The second room of the queue used to be a detour us "tourists" had to take, seeing the back room of Star Tours where droids were being repaired (by other droids) and systems were being worked on. Now, however, the area is intended to be the regular Star Tours gate line, there's a baggage check scanner droid (seems to be the same droid in that location as before, with a few pieces of chrome plating added, and a new, less enthusiastic attitude), and beneath him is a sea of more bags waiting for check. Across from that is the original Captain Rex, who is chattering portions of his original dialog away as he sits in a crate along with other defective droids. The hanging parts baskets have been removed, no longer fitting the theme of the room. The back silhouette panel showing droids being worked on now has video silhouettes of Star Wars denizens on their ways to other gates, and the silhouettes have many Star Wars touches including Stormtroopers rushing by, and even a crowd-favorite, Jar Jar Binks frozen in carbonite being carted by - that particular silhouette, quick as it was, was instantly recognized by those in my line. At the top of the line, the cranky systems droid surrounded by smaller LCD gray panels has been changed to a final security check droid with a line-scanning IR camera on a big screen behind him as well as 3 smaller screens in front of him. The droid is the same, again with new blue chrome plating, but the new dialog is now from actor Patrick Warburton, with the pitch raised, written in his unique style and personality. After that, the 2 turnstiles are now flanked on either side by small areas with trays and trays of flight glasses, and curtains that occasionally have a cast member putting out more trays.
The gates look the same, they're still designed too short for the number of people in each row, they still have monitors above most of the doorways. The video is mainly very CGI goings on around the pre-flight stuff on the Starspeeder, including a gaggle of pit droids, and 3PO coming out to run diagnostics on the ship. In the middle of that, a new pre-boarding safety video comes on, now given by a WA-7 droid (a waitress droid like FLO from Dexter's Diner in AOTC), and after the main spiel she winks off for a moment before giving similar instructions in Spanish. Finally, it's boarding time, and the Starspeeder interior is unchanged, aside from a different blast shield covering the cockpit.
The ride itself was a massive crowd pleaser, my first trip, almost nothing was audible because of the loud cheering and excitement after every big moment. The 3D glasses are slightly color-shifted, which I wasn't expecting, lightly purple and green lenses, perhaps to further accent the polarized effect. The glasses themselves are bulkier units than previously used in Disneyland 3D events, perhaps to ensure they don't fly off during the movement of the simulator. The ride is broken up into 11 segments which alternate from ride to ride like a choose your own adventure book, each element seamlessly moving to the next. I will say however that almost everything on my 2 rides was the same, except for the beginning, and I've heard similar reports from Disneyland's version of the ride - hopefully the other worlds and characters will be brought into rotation heavily soon. There are supposedly 54 different rides that can be experienced, so the fact that many reports are the same 2 seems statistically unlikely unless something had been set to do so.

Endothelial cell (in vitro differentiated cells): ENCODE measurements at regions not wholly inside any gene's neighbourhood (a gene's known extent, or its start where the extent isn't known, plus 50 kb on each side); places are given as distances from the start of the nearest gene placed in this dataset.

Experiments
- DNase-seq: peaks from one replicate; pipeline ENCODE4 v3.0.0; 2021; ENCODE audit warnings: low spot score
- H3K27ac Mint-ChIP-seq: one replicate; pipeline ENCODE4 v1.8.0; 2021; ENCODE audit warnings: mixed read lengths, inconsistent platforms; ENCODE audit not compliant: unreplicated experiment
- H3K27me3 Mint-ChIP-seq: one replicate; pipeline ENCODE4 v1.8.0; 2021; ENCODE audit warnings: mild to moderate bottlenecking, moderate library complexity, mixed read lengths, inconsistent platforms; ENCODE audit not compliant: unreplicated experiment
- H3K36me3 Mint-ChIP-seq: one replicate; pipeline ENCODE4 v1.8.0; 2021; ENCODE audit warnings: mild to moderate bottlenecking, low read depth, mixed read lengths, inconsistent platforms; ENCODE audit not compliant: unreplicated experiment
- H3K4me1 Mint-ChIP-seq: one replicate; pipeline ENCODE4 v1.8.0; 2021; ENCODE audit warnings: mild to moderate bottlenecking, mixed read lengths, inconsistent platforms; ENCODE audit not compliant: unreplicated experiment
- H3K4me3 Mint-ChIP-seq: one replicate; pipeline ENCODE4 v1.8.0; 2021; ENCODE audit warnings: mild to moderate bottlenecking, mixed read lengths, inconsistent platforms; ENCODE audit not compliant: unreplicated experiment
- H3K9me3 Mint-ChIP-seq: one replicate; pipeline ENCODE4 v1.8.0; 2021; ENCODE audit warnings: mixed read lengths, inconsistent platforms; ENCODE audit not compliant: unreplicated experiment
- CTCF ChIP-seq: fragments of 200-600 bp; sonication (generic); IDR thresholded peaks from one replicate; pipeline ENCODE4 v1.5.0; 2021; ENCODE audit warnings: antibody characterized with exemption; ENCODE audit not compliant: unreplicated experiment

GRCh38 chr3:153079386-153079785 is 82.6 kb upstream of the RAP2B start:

I don't want to give away too much really, the many surprises are a big part of the fun. But I will say that the timeline of where this fits in the canon is confusing. There's a lot of prequel elements, Wookiees still fighting on Kashyyyk, but now they're fighting Luke Skywalker-era troops. There are ANH-era Star Destroyers flying next to prequel-era Corvettes, that sort of thing. It seems to take place before ANH, but late in that era, around the time of The Force Unleashed, or even later. But no matter the canon, it's a lot of fun, and a lot of Star Wars. While it may lean a little too heavily on major characters being shoehorned in where it hadn't before, the new in-ride footage is very solid, no longer merely mainly cannibalized material from ANH the way the original was (don't get me wrong, I love the original like it was a part of my family, but the whole trench run is lifted wholesale from ANH complete with its notable mistakes). The actual simulator aspect is essentially the same, it moves largely like it used to, although a few of the actions are definitely not standard operating procedure.
After the ride, there are numerous glasses return bins, and then the Star Trader. The first room, the all-Star Wars merchandise one, has been reoriented, has doubled the space available for the Hasbro Build-Your-Own-Lightsaber kiosk, and has a number of new ride collectibles, including the 2 new Hasbro attraction figure sets in great number (the original boarding party set with Teek and Ree Yees is also still there). The store carries regular Star Wars figures, of course, and ironically, pricing on figures there have now been met at regular retail - you can pay the same for TVC figures at Toys R Us that you pay at Disneyland, how weird is that? The most recent TVC wave, by the way, was Wave 4, AOTC.
All in all, opening day proved very popular for the new Star Tours, and should provide fans with a number of new, exciting Star Wars experiences for years to come.